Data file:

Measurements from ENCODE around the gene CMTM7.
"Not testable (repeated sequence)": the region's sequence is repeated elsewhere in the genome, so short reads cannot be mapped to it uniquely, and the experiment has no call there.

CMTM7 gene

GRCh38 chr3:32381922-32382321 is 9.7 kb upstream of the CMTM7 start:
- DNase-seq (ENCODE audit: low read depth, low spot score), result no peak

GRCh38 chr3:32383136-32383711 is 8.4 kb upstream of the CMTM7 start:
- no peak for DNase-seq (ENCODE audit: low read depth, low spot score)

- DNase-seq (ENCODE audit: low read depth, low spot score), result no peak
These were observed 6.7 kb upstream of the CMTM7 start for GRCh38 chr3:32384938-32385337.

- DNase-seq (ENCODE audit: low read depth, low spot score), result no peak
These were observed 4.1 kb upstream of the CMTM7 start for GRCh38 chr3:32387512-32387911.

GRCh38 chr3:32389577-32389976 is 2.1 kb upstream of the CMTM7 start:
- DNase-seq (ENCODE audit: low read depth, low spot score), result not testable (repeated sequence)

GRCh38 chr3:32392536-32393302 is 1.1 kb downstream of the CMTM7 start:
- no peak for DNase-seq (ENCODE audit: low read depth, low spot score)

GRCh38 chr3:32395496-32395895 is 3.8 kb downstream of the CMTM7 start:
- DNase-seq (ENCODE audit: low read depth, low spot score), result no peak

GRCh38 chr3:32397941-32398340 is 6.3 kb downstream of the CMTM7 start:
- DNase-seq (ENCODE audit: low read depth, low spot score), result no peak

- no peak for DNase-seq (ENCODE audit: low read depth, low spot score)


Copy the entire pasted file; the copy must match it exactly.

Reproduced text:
Measurements from ENCODE around the gene CMTM7.
"Not testable (repeated sequence)": the region's sequence is repeated elsewhere in the genome, so short reads cannot be mapped to it uniquely, and the experiment has no call there.

CMTM7 gene

GRCh38 chr3:32381922-32382321 is 9.7 kb upstream of the CMTM7 start:
- DNase-seq (ENCODE audit: low read depth, low spot score), result no peak

GRCh38 chr3:32383136-32383711 is 8.4 kb upstream of the CMTM7 start:
- no peak for DNase-seq (ENCODE audit: low read depth, low spot score)

- DNase-seq (ENCODE audit: low read depth, low spot score), result no peak
These were observed 6.7 kb upstream of the CMTM7 start for GRCh38 chr3:32384938-32385337.

- DNase-seq (ENCODE audit: low read depth, low spot score), result no peak
These were observed 4.1 kb upstream of the CMTM7 start for GRCh38 chr3:32387512-32387911.

GRCh38 chr3:32389577-32389976 is 2.1 kb upstream of the CMTM7 start:
- DNase-seq (ENCODE audit: low read depth, low spot score), result not testable (repeated sequence)

GRCh38 chr3:32392536-32393302 is 1.1 kb downstream of the CMTM7 start:
- no peak for DNase-seq (ENCODE audit: low read depth, low spot score)

GRCh38 chr3:32395496-32395895 is 3.8 kb downstream of the CMTM7 start:
- DNase-seq (ENCODE audit: low read depth, low spot score), result no peak

GRCh38 chr3:32397941-32398340 is 6.3 kb downstream of the CMTM7 start:
- DNase-seq (ENCODE audit: low read depth, low spot score), result no peak

- no peak for DNase-seq (ENCODE audit: low read depth, low spot score)